Original Article Published On The Jerusalem Post
Our small group of campers from the Tikvah (“Hope”) Program of Camp Ramah in New England had planned a 12-day trip up and down Israel and the imminent war with Iraq wasn’t going to stop us. I thought it ironic that the lead story in the Hebrew papers distributed on our flight to Israel in February reported on the panic in America and on the advisories to stock up on duct tape and bottled water.
The three brave young men with special needs, ages 19 and 20, didn’t care much about the war. They were more focused on the 20 upbeat Korean Christians on our overbooked flight and the 30 sixtysomethings from Texas and Oklahoma later at dinner. Their unstinting stare was the beginning of my seeing Israel through straightforward, painfully honest Tikvah eyes.
Jeremy, Jason and Jake – who have a range of developmental disabilities, including neurological impairments, learning disorders and Down syndrome – loved walking down the 1,200 or so stairs at the Bahai Gardens in Haifa, mostly because we were a few paces ahead of 40 young soldiers with guns. They understood that Israelis their age are drafted and were curious to know everything they could about the army. Their questions started off simply: “What did you do in the army?” they asked our two female guides and our various male guards, wondering as well whether Warid, our Israeli Arab driver, also served.
Then their questions became more poignant. “Would people like us, people with disabilities, be able to serve in the army?” Jeremy asked. Our guides told them they might be able to do many of the jobs in the army that are similar to those they do at camp and in their vocational training programs at school: food preparation, mail delivery, supply room worker. But they also learned that many people with special needs, even those with certain food allergies, are ultimately exempted from service.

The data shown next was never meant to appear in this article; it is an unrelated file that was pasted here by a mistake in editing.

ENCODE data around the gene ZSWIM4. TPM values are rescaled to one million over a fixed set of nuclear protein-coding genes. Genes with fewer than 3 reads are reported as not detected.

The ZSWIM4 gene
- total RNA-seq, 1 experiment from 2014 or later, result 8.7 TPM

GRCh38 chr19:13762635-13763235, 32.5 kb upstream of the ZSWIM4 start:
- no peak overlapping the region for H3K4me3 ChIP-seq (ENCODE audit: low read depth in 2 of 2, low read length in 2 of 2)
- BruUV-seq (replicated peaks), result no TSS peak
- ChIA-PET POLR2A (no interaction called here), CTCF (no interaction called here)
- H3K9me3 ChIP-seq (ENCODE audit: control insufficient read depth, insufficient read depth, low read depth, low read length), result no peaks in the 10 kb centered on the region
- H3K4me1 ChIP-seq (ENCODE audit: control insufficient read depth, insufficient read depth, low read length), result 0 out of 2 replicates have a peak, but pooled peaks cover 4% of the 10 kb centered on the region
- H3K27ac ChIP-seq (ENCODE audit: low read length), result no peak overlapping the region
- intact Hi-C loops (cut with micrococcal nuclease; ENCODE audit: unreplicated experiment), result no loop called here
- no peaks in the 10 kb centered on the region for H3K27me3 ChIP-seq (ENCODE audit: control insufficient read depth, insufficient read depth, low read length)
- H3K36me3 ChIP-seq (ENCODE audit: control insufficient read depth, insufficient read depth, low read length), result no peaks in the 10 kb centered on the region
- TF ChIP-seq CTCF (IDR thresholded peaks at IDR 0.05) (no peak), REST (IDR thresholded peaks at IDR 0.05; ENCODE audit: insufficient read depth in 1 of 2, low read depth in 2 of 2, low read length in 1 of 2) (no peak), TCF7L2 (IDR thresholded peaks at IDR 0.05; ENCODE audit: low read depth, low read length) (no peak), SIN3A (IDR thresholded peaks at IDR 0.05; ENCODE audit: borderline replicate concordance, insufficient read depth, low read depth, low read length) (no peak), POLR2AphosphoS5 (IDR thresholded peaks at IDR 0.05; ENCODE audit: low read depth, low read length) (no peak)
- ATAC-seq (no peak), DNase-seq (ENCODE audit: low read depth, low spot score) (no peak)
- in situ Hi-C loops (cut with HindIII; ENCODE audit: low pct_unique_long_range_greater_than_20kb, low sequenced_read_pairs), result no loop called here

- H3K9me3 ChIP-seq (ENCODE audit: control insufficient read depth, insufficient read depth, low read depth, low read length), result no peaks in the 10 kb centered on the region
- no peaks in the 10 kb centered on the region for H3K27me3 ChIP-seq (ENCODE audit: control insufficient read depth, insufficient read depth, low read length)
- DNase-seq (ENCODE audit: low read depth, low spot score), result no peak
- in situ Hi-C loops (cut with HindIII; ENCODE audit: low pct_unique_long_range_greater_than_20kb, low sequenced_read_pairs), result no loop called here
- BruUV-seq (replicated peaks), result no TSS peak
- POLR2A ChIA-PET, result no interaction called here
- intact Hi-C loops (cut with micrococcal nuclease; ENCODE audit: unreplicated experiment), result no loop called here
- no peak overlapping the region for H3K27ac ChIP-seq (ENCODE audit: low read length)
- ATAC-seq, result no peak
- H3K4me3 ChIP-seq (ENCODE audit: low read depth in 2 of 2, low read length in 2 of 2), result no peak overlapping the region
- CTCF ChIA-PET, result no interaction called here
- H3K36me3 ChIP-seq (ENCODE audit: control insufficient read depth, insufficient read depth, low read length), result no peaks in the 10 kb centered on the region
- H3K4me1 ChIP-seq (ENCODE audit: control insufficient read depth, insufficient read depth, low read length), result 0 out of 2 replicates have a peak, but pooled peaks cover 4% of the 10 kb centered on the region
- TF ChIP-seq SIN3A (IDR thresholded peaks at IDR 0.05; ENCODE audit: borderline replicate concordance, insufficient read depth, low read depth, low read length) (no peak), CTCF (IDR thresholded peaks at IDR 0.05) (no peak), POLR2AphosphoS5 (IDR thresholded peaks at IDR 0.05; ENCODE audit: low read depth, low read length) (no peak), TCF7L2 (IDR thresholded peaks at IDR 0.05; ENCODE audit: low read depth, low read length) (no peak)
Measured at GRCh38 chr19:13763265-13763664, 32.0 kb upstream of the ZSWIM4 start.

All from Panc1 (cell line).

At dinner one evening, at the home of Dahlia, who has worked at our camp for many summers, Jason asked, “Did you serve in the Israel Defense Forces?” Dahlia is a Little Person, and the Tikvah guys had their doubts.
She hesitated, then said she hadn’t.
“Why not?” asked Jeremy.
“Because I’m short,” Dahlia replied.
“What does that have to do with anything?” asked Jason.
“Isn’t that discrimination?” Jeremy added, remembering all he’d been taught about the Americans with Disabilities Act and a similar education act.
“Yes,” Dahlia confirmed.
“Did you fight against it?” asked Jason. “No.”
The group persisted.
“Because I was 18. I was small and the army was very big and strong. But I should have.”
Finally, Jason asked, “Wouldn’t being short be an advantage in the army, like in a tank? It wouldn’t be so cramped in there.”
Straightforward eyes. Good point.